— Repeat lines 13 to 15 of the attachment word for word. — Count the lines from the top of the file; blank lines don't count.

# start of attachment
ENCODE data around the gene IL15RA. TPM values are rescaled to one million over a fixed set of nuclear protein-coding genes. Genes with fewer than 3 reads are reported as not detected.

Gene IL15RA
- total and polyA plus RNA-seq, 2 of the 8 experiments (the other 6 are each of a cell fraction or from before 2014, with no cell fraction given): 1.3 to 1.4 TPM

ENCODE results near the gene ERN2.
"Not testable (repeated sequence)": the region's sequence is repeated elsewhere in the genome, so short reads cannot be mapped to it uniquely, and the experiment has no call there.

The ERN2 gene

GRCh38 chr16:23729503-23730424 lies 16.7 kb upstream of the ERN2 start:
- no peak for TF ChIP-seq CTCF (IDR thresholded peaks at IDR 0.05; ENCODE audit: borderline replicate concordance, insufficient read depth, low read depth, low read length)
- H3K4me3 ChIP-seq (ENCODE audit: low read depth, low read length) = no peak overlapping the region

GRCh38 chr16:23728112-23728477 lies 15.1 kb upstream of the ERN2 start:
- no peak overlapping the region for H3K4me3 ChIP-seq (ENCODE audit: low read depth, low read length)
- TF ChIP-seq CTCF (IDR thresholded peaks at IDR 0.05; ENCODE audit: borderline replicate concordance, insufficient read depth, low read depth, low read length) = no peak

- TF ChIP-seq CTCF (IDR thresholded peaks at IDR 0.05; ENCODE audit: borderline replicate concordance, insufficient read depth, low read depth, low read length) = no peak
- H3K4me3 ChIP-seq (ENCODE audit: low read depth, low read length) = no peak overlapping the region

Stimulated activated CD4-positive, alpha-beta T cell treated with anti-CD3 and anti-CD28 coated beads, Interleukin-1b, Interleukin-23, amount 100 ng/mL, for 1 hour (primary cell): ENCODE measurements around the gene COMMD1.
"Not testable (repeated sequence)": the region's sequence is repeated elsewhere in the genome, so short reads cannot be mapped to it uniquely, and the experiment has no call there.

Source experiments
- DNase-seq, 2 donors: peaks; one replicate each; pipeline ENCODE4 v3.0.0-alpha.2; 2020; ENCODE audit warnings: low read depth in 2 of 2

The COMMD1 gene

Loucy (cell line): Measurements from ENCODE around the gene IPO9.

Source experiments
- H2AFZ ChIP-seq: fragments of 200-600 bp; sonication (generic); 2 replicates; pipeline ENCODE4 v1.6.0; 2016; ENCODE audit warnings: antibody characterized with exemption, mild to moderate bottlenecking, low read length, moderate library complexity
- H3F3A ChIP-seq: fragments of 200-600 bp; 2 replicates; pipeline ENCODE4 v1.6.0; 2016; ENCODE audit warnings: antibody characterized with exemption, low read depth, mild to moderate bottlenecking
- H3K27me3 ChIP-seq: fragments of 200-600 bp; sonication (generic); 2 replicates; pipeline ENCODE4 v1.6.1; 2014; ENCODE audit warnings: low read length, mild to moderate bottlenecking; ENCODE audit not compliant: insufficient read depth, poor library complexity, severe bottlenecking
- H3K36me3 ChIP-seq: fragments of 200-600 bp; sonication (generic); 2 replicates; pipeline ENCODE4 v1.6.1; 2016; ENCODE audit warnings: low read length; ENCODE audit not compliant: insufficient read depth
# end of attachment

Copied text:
- TF ChIP-seq CTCF (IDR thresholded peaks at IDR 0.05; ENCODE audit: borderline replicate concordance, insufficient read depth, low read depth, low read length) = no peak
- H3K4me3 ChIP-seq (ENCODE audit: low read depth, low read length) = no peak overlapping the region

Stimulated activated CD4-positive, alpha-beta T cell treated with anti-CD3 and anti-CD28 coated beads, Interleukin-1b, Interleukin-23, amount 100 ng/mL, for 1 hour (primary cell): ENCODE measurements around the gene COMMD1.